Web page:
...more
Maddy
May 01, 2010 rated it it was amazing  ·  review of another edition
Shelves: 2010, poetry
This is really exciting especially with regards to Kristeva's idea of the poetic function of language as a means of overcoming the systems of oppression and eventually coming into contact with the abject. Otherness, absence rather than presence, underlying psychological drives are done so well here and the submarine quality of the searching throughout these poems for 'it' are exquisite. At the same time Mallarme is such a strong writer that the systems of poetry are just as prominent as the poet ...more
Wryly
May 08, 2008 rated it it was amazing  ·  review of another edition
Seated in the sensual this book of poems will take your perceptions for a flight. The translation is very sound conscious. The langauge bubbles.
Anima
Dec 20, 2018 rated it really liked it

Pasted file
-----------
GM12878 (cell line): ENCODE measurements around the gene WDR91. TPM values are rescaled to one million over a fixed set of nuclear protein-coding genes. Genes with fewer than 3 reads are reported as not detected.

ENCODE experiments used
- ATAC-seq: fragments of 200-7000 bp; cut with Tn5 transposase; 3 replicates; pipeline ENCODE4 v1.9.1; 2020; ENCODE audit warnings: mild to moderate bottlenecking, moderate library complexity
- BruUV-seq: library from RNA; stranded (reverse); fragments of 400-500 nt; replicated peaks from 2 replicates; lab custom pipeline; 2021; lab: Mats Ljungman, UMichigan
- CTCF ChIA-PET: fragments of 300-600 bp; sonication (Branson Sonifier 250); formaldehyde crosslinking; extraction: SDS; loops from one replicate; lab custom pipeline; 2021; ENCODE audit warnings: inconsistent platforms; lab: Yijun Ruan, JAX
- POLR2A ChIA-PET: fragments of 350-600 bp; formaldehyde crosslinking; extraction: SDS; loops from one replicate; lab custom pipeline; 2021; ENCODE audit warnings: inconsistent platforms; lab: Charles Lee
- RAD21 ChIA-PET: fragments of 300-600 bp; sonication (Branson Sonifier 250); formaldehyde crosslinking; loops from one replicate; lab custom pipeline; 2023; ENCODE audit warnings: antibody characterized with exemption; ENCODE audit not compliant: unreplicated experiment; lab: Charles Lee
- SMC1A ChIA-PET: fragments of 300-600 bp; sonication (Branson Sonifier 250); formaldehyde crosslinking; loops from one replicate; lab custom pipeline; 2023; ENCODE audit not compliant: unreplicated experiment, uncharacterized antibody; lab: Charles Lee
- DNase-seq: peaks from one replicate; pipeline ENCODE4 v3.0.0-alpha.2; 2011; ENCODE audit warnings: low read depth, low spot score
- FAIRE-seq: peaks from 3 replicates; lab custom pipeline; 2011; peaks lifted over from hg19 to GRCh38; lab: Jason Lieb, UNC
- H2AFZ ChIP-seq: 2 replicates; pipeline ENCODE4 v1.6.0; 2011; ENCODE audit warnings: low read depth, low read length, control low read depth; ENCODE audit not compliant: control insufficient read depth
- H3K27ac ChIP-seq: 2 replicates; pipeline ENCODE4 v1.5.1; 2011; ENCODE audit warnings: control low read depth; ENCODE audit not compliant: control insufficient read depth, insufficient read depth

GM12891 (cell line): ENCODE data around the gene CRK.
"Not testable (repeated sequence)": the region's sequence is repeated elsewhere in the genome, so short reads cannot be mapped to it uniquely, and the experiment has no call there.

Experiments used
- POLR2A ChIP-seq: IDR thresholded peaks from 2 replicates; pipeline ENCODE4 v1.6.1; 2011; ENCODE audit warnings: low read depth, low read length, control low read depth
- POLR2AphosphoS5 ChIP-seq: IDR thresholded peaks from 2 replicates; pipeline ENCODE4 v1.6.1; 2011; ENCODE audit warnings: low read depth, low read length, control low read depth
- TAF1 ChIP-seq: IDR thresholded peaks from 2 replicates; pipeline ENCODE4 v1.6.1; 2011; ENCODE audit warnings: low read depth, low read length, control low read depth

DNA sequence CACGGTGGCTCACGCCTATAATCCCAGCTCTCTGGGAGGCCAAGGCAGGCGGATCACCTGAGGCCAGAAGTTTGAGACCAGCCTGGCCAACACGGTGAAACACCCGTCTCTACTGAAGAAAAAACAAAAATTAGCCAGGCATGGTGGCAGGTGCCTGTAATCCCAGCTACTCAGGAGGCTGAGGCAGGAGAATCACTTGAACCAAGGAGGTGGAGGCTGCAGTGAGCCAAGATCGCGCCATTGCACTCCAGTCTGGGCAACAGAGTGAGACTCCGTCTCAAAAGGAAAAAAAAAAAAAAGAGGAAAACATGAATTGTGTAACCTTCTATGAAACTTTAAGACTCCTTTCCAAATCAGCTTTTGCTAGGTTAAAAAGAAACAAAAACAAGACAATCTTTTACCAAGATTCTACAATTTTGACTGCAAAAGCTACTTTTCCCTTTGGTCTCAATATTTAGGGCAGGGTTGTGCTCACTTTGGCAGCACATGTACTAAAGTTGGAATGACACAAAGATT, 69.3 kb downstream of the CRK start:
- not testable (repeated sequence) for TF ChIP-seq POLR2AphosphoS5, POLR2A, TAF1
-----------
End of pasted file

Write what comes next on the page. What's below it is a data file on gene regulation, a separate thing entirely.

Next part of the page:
The Azure

“The everlasting Azure’s tranquil irony

Depresses, like the flowers indolently fair,

The powerless poet who damns his superiority

Across a sterile wilderness of aching Despair.

In flight, with eyes shut fast, I feel it scrutinize

With all the vehemence of some destructive remorse,

My empty soul. Where can I flee? What haggard night

Fling over, tatters, fling on his distressing scorn?

Oh fogs, arise! Pour your momentous ashes down

In long-drawn rags of dust across the skies unreeling

To darkly dre
...more
Hind
Aug 24, 2019 rated it really liked it  ·  review of another edition
"The moon grew sad. Seraphim in tears, dreaming,